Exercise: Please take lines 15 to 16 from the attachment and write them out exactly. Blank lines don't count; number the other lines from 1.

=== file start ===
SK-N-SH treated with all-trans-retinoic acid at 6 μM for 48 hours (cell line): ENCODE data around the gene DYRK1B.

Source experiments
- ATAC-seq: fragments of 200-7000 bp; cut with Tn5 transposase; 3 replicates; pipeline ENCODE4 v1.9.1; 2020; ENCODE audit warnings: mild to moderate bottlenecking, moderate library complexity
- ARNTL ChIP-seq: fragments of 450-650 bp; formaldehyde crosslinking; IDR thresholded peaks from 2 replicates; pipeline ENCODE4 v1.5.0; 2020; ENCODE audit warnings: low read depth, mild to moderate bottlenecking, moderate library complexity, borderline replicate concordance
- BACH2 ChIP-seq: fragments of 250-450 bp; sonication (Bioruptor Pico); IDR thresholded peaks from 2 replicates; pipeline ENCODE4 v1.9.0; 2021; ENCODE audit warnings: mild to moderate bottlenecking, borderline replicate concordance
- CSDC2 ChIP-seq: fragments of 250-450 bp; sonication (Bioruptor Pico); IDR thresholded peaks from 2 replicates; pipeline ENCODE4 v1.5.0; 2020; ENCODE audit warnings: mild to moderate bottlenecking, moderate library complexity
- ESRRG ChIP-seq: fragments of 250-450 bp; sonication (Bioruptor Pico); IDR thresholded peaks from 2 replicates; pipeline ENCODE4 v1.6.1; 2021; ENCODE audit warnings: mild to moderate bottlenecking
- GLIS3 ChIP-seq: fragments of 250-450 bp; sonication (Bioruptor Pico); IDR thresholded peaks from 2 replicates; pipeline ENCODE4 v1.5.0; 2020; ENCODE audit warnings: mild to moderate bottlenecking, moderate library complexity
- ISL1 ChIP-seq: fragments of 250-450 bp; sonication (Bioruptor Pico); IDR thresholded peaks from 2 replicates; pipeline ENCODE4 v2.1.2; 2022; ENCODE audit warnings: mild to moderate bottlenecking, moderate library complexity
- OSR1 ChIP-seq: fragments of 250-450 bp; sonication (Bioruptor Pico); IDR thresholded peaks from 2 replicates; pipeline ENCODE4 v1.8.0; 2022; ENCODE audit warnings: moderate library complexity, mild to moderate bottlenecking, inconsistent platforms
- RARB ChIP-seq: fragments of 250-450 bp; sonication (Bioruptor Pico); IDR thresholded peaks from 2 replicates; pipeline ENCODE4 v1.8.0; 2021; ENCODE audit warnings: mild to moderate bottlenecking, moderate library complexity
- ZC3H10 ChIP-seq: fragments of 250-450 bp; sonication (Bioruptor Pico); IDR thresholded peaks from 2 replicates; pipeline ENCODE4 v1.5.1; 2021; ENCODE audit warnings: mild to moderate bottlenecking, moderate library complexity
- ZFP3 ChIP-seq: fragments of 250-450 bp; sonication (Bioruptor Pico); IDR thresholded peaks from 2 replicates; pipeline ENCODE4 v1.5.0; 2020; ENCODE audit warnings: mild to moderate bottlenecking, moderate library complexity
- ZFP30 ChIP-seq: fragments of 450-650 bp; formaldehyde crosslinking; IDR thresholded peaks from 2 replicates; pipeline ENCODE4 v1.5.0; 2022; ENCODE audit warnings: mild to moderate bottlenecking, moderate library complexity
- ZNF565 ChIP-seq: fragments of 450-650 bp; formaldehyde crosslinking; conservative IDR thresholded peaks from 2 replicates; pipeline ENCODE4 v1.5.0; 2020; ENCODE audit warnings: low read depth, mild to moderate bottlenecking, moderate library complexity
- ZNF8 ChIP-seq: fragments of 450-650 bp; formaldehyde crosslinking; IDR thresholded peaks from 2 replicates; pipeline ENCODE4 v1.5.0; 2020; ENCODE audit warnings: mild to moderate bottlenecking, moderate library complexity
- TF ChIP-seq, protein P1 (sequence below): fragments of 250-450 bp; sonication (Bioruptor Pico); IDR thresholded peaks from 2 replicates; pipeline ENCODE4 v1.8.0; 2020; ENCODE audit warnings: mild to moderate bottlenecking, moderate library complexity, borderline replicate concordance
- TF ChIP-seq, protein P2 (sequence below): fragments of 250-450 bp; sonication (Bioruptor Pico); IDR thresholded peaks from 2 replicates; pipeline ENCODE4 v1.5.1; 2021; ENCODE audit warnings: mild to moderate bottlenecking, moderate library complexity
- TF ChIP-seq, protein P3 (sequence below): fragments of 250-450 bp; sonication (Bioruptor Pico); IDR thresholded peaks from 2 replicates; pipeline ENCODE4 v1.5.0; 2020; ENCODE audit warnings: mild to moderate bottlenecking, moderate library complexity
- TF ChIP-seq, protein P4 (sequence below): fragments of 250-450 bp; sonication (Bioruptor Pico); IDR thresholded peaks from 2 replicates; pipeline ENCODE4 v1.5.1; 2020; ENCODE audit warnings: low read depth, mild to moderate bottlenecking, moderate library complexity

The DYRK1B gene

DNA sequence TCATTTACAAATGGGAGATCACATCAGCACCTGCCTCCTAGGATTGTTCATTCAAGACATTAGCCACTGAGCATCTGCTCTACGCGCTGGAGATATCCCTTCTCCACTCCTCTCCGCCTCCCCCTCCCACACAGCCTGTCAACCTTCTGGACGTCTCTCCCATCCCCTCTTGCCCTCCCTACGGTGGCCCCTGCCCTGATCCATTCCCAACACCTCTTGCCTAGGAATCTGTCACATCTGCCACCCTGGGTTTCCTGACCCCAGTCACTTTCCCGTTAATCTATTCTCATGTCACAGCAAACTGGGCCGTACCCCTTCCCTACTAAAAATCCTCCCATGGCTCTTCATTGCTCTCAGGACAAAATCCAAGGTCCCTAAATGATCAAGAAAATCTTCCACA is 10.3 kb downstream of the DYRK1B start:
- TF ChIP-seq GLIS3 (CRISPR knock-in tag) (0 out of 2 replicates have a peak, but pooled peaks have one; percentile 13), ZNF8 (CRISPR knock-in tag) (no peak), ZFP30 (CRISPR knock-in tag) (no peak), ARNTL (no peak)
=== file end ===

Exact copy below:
- ZNF565 ChIP-seq: fragments of 450-650 bp; formaldehyde crosslinking; conservative IDR thresholded peaks from 2 replicates; pipeline ENCODE4 v1.5.0; 2020; ENCODE audit warnings: low read depth, mild to moderate bottlenecking, moderate library complexity
- ZNF8 ChIP-seq: fragments of 450-650 bp; formaldehyde crosslinking; IDR thresholded peaks from 2 replicates; pipeline ENCODE4 v1.5.0; 2020; ENCODE audit warnings: mild to moderate bottlenecking, moderate library complexity